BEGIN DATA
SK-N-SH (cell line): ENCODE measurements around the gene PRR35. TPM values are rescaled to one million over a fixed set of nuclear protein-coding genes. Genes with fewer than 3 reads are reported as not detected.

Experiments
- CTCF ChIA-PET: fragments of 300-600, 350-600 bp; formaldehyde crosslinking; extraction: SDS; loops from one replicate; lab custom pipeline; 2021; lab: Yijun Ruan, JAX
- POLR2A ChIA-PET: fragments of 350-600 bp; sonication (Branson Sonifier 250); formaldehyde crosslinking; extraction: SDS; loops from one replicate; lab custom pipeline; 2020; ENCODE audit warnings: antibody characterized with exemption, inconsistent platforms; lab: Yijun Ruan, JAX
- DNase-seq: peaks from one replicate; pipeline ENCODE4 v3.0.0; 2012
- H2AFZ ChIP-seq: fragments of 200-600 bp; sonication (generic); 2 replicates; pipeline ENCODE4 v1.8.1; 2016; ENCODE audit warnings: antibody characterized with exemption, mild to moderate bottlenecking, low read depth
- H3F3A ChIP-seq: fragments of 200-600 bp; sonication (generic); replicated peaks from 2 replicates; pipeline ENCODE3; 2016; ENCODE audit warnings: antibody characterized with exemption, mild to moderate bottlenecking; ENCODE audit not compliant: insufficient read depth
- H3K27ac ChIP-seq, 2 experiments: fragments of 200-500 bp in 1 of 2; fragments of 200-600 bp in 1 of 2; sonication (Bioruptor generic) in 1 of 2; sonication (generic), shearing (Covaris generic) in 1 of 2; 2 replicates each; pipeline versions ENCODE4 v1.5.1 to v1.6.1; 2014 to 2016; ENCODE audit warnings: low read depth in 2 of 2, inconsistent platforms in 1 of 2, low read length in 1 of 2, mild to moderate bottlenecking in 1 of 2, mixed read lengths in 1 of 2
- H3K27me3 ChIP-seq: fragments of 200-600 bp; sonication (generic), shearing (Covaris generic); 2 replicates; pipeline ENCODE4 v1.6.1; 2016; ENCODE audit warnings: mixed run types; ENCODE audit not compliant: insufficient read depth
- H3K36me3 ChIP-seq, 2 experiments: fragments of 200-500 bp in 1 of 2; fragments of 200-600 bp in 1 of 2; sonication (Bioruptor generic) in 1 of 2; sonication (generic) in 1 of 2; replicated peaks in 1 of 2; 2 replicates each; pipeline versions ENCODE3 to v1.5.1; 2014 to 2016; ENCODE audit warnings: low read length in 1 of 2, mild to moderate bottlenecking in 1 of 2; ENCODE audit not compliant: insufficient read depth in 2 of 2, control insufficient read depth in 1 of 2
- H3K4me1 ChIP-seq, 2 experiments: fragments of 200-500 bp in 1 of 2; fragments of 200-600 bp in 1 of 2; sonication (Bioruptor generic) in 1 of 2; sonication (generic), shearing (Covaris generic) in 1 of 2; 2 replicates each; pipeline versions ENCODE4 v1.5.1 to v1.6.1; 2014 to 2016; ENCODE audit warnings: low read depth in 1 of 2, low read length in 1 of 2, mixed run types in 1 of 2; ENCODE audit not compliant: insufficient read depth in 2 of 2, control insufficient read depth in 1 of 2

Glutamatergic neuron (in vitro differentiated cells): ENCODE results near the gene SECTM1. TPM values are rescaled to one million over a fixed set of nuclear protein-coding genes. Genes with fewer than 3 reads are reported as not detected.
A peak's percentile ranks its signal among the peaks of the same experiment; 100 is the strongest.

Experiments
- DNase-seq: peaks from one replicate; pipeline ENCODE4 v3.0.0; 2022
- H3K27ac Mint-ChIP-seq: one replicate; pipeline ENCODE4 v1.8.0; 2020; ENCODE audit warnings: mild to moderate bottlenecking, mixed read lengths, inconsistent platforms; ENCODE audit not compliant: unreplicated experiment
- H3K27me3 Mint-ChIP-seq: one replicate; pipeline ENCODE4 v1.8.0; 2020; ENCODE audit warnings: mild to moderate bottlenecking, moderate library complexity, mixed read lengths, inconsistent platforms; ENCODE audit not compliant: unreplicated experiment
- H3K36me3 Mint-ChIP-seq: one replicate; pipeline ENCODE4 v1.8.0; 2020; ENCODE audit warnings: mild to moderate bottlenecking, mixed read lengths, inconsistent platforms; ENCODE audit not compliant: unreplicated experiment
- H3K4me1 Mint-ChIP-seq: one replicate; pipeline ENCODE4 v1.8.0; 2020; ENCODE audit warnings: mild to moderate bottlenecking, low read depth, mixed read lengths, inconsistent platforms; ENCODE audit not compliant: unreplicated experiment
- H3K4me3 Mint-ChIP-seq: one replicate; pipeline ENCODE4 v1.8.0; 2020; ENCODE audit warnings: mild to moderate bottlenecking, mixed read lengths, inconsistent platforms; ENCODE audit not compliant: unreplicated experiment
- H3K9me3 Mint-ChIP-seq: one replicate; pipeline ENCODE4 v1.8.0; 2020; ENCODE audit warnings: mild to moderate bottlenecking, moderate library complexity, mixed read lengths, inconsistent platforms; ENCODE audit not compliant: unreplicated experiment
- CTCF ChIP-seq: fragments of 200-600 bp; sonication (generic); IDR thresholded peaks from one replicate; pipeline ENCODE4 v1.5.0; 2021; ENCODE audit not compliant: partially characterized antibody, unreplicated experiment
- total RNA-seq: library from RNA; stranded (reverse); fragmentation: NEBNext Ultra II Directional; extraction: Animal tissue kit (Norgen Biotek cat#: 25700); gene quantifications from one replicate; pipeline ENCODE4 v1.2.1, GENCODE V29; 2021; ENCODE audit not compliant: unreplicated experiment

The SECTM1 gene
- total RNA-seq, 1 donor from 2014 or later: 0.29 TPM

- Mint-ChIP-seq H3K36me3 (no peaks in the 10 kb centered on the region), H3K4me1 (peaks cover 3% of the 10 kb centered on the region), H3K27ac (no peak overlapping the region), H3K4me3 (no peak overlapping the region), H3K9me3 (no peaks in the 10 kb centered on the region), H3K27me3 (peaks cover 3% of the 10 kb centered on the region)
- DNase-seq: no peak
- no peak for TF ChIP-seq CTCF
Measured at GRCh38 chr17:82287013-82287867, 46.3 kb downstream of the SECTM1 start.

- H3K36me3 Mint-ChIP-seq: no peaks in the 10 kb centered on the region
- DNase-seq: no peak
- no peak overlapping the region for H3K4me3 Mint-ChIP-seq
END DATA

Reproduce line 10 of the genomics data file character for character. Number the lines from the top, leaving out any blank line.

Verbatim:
- H3K36me3 ChIP-seq, 2 experiments: fragments of 200-500 bp in 1 of 2; fragments of 200-600 bp in 1 of 2; sonication (Bioruptor generic) in 1 of 2; sonication (generic) in 1 of 2; replicated peaks in 1 of 2; 2 replicates each; pipeline versions ENCODE3 to v1.5.1; 2014 to 2016; ENCODE audit warnings: low read length in 1 of 2, mild to moderate bottlenecking in 1 of 2; ENCODE audit not compliant: insufficient read depth in 2 of 2, control insufficient read depth in 1 of 2